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650 Park Avenue: Review and Ratings

between East 66th Street & East 67th Street View Full Building Profile

Carter Horsley
Review of 650 Park Avenue by Carter Horsley

This attractive, 21-story, white glazed brick apartment building at 650 Park Avenue on the southwest corner at 67th Street was erected in 1963 and designed by Kokkins & Lyras whose other Manhattan buildings include 16 Sutton Place and Sutton Town House. John M. Kokkins designed the building and was a member of the investment group that sponsored the co-op and headed the construction firm that erected it.

The building has 98 co-operative apartments.

Bottom Line

A white-brick building with impressive layouts and good soundproofing in a prime location across from the 7th Regiment Armory.

Description

According to an August 23, 1963 article in The New York Times, the building was designed to be “as soundproof as possible.”

“In all rooms except the kitchens, which have been given a different treatment, the six-and-a-half-thick concrete floor slabs have been line with a half-inch thick layer of sound-deadening cork.  The cork also forms the base for a surface of oak parquet flooring blocks.  The concrete floor slabs in the kitchens have been covered with an inch-and-a-half layer of a resilient mixture of sand, cement and vermiculite. This base, which is surfaced by vinyl flooring, helps deaden sound between floors and also provides a resilience that helps to eliminate the fatigue usually felt when walking on standing on concrete-based floors.  The wall between the apartments contain an inch-and-a-half thickness of mineral wool to prevent the transmission of sound.  The walls are constructed of three-inch-thick gypsum blocks separated by an 9nch-and-a-half of air space, which has been filled with mineral wool.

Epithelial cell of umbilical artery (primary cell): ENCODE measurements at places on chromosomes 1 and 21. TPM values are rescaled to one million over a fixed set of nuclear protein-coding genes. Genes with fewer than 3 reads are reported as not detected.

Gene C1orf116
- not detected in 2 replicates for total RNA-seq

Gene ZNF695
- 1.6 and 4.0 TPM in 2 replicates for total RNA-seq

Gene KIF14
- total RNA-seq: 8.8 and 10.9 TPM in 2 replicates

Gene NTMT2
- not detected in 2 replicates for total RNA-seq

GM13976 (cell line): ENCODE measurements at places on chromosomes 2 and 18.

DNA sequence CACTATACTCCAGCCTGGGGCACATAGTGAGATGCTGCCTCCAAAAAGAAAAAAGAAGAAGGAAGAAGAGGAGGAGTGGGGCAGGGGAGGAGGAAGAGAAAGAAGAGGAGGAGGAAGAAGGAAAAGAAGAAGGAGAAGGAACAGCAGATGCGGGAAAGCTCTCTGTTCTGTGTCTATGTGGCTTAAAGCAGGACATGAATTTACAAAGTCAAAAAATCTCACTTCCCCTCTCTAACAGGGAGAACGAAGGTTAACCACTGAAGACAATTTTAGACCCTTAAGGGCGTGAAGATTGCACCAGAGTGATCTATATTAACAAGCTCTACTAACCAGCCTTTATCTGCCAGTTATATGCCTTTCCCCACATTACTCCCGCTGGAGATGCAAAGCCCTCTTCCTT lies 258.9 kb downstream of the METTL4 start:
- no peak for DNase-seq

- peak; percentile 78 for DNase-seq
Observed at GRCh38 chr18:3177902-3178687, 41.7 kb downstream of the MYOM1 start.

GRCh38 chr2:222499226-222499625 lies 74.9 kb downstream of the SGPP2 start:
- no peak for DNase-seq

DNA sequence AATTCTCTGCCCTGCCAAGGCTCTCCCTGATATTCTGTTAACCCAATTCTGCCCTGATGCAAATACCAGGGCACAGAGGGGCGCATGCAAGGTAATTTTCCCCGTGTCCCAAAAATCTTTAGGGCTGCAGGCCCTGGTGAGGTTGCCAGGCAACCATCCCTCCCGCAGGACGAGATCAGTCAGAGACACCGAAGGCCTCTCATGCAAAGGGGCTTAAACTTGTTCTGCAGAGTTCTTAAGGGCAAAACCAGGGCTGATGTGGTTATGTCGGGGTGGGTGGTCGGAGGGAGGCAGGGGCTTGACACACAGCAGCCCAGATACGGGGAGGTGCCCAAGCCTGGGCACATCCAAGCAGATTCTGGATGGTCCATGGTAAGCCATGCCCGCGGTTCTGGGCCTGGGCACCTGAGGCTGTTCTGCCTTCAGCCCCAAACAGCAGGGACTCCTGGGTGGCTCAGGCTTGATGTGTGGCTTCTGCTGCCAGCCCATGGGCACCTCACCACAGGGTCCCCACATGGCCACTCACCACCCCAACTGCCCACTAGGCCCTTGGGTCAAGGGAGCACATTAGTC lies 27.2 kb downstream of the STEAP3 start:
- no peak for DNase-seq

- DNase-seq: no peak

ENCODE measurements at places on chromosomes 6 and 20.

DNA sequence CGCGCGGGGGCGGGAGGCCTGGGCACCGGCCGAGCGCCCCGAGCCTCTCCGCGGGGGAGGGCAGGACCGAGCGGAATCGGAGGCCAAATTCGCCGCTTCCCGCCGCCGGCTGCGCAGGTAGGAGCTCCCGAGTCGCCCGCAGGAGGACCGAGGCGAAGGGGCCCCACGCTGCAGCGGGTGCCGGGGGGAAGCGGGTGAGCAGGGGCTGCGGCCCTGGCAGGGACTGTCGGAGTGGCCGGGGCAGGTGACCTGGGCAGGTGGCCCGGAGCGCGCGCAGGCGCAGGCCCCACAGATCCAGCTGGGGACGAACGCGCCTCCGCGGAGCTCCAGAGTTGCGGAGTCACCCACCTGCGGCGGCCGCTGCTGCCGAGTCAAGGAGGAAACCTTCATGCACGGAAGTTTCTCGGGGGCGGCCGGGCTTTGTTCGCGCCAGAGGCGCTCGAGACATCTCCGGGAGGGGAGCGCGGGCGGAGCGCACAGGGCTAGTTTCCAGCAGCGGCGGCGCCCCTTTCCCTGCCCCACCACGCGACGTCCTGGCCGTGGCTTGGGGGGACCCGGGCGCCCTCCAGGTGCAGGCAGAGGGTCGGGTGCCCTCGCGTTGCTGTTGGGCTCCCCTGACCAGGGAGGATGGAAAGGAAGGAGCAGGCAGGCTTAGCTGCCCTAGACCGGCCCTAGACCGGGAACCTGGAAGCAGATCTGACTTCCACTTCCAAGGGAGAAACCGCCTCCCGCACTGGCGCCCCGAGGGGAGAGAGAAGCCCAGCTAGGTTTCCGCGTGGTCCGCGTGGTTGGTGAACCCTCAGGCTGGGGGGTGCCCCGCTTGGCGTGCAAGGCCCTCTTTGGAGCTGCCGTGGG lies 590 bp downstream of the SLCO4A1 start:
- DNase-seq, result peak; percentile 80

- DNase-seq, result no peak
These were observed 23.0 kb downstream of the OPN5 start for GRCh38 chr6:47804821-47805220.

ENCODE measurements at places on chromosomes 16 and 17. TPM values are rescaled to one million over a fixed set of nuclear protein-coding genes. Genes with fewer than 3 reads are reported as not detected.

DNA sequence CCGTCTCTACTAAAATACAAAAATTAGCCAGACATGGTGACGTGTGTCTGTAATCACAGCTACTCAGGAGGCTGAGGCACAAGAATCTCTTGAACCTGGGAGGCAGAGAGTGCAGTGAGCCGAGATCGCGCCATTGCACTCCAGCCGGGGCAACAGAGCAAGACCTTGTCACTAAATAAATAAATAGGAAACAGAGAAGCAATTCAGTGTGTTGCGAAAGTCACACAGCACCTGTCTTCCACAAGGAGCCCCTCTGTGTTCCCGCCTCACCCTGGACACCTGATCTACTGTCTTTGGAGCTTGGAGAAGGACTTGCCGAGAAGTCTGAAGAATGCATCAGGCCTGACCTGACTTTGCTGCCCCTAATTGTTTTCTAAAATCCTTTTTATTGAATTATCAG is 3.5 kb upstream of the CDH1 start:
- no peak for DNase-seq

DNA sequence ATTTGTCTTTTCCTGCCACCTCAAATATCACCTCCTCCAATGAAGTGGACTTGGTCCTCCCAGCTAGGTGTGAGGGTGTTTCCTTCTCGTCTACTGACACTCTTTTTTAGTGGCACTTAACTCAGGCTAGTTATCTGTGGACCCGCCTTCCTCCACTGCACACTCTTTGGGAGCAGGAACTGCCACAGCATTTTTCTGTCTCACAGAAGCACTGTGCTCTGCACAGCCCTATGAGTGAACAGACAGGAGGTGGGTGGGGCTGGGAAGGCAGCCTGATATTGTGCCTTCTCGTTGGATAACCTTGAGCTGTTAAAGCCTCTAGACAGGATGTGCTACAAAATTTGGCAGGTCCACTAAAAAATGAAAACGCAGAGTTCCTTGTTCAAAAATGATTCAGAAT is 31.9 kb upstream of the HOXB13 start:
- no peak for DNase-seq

Amenities

The building has a doorman and a concierge, a garage with a waiting room for chauffeurs, a storage room, and a canopied entrance.

It has no roof deck and no balconies but some terraces.

Apartments

There is a bathroom for every bedroom and every apartment has a powder room.

Apartment 21AB is a two-bedroom unit with a 10-foot-long entry foyer that leads to a 26-foot-long living room with a 27-foot-long terrace, 16-foot-long library, a 20-foot-lon den with very large bay window, a 16-foot-long dining room with a 26-foot-long  terrace, next to a 13-foot-long kitchen.  A 31-foot-long hallway runs from the den to the bedrooms that are adjacent and have access to a six-sided terrace.

Apartment 15/16A is a two-bedroom duplex with an 18-foot-wide entry foyer with a semi-circular staircase, a 21-foot-long living room that opens onto a 27-foot-long terrace, a 15-foot-long dining room next to a pass-through, 15-foot-long kitchen on the lower level.  The bedrooms are on the upper level.

Apartment 19B is a two-bedroom unit with a 10-foot-long entry foyer that opens onto a 25-foot-long living room with a decorative fireplace, a 17-foot-long dining room and a windowed 13-foot-long kitchen.   A six-sided terrace wraps around one of the bedrooms, the kitchen and the dining room.